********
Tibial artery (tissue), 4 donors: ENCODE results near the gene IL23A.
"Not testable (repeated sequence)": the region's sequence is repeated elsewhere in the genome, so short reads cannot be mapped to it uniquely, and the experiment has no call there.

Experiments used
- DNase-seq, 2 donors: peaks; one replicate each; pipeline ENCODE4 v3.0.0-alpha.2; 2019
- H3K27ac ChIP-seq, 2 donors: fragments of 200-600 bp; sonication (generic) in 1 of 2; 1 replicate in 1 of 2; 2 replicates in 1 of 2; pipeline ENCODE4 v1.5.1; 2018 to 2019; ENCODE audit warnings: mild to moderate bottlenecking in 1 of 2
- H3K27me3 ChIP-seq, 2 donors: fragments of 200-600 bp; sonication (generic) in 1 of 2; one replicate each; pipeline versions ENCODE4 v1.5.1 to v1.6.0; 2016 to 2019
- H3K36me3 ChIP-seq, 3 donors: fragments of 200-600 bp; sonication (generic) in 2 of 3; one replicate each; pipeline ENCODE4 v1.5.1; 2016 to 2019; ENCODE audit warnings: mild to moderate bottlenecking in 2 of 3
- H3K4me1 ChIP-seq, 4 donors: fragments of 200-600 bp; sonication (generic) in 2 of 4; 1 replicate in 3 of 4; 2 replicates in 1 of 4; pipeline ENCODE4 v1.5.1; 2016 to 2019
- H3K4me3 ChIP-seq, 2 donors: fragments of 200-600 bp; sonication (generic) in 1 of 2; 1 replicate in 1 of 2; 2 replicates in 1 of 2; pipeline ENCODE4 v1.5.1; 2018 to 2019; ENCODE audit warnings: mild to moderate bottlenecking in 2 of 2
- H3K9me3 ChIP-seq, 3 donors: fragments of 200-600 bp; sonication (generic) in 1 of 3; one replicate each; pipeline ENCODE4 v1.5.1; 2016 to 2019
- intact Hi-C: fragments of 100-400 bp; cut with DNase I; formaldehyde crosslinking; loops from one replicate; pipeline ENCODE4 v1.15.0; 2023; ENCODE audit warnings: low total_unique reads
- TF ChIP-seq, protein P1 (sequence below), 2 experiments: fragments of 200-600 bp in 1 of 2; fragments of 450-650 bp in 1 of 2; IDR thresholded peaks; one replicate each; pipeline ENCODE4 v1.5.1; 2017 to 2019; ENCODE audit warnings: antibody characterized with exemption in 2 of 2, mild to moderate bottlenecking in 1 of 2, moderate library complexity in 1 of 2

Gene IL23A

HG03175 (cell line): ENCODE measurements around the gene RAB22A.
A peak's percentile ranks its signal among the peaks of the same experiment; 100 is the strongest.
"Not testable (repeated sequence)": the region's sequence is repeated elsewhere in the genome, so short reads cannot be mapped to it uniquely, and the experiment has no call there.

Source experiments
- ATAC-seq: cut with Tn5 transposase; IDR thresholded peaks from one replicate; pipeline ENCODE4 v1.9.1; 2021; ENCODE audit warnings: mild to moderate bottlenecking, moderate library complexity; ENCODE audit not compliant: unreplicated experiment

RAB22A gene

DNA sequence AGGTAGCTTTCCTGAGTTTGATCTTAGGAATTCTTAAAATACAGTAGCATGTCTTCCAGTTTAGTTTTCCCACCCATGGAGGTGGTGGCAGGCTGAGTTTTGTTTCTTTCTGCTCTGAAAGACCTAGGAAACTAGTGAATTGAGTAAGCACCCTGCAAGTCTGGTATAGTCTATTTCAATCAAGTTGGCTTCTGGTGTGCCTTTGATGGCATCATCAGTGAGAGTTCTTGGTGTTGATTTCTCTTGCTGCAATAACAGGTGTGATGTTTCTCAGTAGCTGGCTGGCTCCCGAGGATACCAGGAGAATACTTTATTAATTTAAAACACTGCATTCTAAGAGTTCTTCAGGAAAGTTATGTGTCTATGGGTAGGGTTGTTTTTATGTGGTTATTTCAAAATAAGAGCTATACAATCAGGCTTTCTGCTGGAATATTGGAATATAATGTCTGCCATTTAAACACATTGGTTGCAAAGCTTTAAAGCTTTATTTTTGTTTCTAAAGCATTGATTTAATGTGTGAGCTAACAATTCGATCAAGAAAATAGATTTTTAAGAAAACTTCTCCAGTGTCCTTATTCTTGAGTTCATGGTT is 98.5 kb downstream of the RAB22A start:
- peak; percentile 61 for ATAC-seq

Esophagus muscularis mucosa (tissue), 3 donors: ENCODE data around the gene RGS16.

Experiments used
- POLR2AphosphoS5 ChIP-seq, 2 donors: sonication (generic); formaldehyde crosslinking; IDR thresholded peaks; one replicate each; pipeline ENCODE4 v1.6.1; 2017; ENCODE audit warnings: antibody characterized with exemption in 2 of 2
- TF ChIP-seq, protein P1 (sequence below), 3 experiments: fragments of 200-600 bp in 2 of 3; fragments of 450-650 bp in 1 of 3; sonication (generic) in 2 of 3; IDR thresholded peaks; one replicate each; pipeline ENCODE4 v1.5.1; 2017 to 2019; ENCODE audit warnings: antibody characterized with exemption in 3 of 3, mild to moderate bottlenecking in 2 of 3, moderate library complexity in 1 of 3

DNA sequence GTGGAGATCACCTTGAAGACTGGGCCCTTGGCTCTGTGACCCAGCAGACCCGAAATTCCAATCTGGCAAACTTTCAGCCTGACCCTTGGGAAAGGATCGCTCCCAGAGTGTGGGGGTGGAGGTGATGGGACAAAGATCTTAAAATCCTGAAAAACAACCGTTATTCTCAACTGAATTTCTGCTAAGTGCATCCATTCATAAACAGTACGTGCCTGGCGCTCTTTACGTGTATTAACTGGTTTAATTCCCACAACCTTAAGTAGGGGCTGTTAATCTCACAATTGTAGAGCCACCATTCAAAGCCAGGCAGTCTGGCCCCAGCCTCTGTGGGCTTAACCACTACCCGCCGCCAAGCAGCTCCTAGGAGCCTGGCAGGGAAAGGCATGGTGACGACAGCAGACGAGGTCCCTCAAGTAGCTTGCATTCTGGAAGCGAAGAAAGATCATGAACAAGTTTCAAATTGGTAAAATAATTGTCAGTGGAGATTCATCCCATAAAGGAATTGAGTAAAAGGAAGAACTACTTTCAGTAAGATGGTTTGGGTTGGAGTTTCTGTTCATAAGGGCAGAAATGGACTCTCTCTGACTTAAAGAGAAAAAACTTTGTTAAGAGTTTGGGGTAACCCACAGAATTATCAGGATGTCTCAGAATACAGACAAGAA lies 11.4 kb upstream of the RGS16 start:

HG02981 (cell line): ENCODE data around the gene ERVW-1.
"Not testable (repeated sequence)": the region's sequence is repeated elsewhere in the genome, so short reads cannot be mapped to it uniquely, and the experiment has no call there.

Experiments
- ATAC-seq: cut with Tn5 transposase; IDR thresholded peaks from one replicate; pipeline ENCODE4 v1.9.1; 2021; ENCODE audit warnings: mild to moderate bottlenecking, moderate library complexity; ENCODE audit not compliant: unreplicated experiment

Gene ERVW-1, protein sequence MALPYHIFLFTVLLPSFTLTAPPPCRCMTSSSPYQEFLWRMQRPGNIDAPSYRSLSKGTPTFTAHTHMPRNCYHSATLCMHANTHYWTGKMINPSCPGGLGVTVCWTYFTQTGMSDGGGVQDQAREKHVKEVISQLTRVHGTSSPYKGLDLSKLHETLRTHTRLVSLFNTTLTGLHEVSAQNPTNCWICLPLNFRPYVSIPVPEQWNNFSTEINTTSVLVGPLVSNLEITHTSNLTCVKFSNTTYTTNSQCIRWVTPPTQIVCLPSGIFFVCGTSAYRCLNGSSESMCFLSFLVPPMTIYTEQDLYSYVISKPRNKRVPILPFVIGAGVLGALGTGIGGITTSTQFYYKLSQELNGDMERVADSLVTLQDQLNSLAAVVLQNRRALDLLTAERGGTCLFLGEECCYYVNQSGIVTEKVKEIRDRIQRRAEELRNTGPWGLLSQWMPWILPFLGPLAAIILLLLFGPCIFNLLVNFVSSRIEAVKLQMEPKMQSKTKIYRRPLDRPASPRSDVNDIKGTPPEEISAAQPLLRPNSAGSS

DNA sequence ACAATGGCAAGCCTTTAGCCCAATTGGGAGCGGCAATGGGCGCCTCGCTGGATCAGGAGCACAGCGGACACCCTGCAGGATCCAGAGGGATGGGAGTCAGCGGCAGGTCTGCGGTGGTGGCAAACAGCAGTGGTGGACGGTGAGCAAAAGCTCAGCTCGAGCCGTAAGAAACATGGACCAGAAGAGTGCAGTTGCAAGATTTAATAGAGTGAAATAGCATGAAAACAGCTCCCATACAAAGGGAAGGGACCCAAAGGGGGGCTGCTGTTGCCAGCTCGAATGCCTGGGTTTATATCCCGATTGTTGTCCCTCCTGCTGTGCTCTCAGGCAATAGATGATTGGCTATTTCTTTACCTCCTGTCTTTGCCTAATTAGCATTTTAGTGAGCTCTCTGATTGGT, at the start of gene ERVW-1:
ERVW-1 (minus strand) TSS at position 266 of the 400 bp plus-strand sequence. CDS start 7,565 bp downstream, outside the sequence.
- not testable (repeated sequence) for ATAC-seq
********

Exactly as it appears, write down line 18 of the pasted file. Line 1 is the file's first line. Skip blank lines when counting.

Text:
- ATAC-seq: cut with Tn5 transposase; IDR thresholded peaks from one replicate; pipeline ENCODE4 v1.9.1; 2021; ENCODE audit warnings: mild to moderate bottlenecking, moderate library complexity; ENCODE audit not compliant: unreplicated experiment